But I’m still on their side because I know too many Afghans who are decent, caring people and they need some moral support. Besides being in dangerous places is invigorating to me. Since my return to America I’ve discovered I’m a type II diabetic. The only dangerous thing I do now is to let my toe nails grow longer than I should.  So, once again, I pull out the big threat:

If you have the means and interest please donate to my effort to embed at the the Baba Tim Go Fund Me page. Without accurate, informed reporting our ability to help is going to become seriously limited.

Discipline

I have repeatedly written that in order for the Resolute Support Train and Assist mission to work the trainers will have to get out and fight with the trainees. The reason I’m adamant about that is not the traditional reason American combat advisers are normally effective.

When my uncle Chad spent a year as an adviser to the South Vietnamese Marine Corps they needed no help from him with their staff functions, battle drills or training. What they needed was his access to American fire power. Marine advisers were inserted into South Vietnamese units at the battalion and regimental level to access combat enablers, specifically American tactical aircraft, medical evacuation helicopters, artillery and naval gunfire. They lived with their South Vietnamese counterparts for the duration of their assignment and went with them to the field every time their unit was deployed. They formed tight bonds with their counterparts too which is the basis of trust and a good way of avoiding green on blue attacks.

The advise and assist mission in Afghanistan today has little to do with access to American combat enablers (there isn’t much to access now anyway). It is focused on improving battle staff mission planing. Solid staff work is critical to mission success at the battalion (and higher) level. The Afghanistan National Army (ANA) and the National Police (ANP) have serious staff functionality issues due to attrition, low levels of literacy in the ranks and the problem of rampant  corruption.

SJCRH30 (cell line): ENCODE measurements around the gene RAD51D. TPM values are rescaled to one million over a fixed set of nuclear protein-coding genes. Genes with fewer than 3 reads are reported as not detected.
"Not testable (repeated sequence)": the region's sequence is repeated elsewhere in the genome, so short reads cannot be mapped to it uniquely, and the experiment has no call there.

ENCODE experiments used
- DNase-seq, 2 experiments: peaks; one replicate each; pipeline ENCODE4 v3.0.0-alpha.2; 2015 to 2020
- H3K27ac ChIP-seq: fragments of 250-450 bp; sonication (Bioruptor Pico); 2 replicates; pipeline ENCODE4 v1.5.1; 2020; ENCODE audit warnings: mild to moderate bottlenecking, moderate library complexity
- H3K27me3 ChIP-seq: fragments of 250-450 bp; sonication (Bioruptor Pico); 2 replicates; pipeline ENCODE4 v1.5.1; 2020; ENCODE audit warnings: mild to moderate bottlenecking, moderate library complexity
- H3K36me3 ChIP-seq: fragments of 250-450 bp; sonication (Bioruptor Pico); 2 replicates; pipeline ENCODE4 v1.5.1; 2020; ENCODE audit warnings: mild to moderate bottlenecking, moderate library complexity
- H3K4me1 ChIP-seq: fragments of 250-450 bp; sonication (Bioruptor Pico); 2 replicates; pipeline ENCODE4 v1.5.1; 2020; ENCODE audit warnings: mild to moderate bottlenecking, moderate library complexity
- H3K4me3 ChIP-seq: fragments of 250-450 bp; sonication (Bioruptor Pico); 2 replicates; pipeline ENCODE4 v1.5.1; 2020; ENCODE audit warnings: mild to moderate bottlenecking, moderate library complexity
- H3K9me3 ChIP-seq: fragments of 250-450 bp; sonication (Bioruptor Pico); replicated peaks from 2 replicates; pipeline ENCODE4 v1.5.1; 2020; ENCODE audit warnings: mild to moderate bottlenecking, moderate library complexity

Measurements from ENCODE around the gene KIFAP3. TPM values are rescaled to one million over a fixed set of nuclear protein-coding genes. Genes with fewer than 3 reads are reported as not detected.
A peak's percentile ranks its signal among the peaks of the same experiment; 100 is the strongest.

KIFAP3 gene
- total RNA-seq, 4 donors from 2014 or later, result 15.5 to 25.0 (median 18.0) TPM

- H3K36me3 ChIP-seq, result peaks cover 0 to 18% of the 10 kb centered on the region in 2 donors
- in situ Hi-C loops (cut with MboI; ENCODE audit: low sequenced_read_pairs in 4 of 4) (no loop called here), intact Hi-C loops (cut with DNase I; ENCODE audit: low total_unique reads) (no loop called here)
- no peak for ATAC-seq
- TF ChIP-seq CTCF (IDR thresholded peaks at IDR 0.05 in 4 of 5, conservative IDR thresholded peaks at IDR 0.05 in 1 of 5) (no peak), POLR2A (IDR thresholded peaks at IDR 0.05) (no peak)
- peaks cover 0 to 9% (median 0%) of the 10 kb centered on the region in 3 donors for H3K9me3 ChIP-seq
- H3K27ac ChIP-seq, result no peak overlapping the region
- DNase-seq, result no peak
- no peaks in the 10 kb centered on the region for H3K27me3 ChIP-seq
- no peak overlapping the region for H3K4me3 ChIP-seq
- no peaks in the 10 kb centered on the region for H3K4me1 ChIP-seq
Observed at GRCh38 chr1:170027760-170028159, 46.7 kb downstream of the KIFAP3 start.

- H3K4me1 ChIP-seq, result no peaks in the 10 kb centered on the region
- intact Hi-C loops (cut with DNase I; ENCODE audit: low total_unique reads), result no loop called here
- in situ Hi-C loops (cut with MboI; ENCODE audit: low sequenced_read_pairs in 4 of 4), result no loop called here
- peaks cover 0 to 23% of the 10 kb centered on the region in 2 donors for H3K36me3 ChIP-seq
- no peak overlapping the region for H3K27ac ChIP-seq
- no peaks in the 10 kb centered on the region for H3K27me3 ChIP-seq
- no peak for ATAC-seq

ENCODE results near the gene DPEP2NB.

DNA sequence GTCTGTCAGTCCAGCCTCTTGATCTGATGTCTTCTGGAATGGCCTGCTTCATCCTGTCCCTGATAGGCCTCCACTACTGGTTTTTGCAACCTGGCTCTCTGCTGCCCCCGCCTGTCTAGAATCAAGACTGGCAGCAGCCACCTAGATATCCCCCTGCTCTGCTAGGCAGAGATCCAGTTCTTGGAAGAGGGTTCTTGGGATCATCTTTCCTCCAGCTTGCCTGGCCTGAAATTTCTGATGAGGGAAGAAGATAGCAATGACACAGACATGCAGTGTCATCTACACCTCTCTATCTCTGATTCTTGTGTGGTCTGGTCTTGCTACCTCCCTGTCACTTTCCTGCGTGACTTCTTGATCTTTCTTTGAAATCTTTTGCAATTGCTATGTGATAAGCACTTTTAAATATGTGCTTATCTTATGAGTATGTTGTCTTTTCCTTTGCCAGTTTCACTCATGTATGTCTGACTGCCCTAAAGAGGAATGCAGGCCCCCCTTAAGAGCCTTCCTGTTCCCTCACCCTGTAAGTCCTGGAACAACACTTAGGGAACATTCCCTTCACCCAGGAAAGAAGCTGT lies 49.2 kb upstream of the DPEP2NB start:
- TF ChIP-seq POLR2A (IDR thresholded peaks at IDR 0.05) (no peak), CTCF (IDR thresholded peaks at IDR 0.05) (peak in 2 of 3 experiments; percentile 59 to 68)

The corruption problem as well as the logistical issues seem to have improved (somewhat) over the years as can be seen when examining current photographs of Afghan National Security Forces (ANSF) in action. They have all their battle gear and are wearing it correctly, their gun handling skills have improved and their cold weather gear is uniform indicating their supply chain is getting it out to them. Literacy too is improving countrywide and the ANSF has attracted and retained a cohort of well educated, motivated officers. Yet working with these officers to improve staff functionality is tinkering at the margins.

Discipline is the key to dominating on the battlefield in Afghanistan and it is sorely lacking in the ANSF today. Correlating discipline to battlefield survival is not something that is well understood. Traditionally when we think of discipline we think of close order drill or the stripping away of individual identity and replacing it with a tribal identity (in boot camp) so that men respond instantly to commands in order to promote unit survival in battle. That is 2nd generation military discipline which is a non-factor in the distributed operations found on the battlefield of today. I’m talking about  4th generation discipline which is essential to combat effectiveness when you have seeded the battlefield with squad sized combat outposts (COP’s) many of which have Corporals with just three years of service under their belts running them.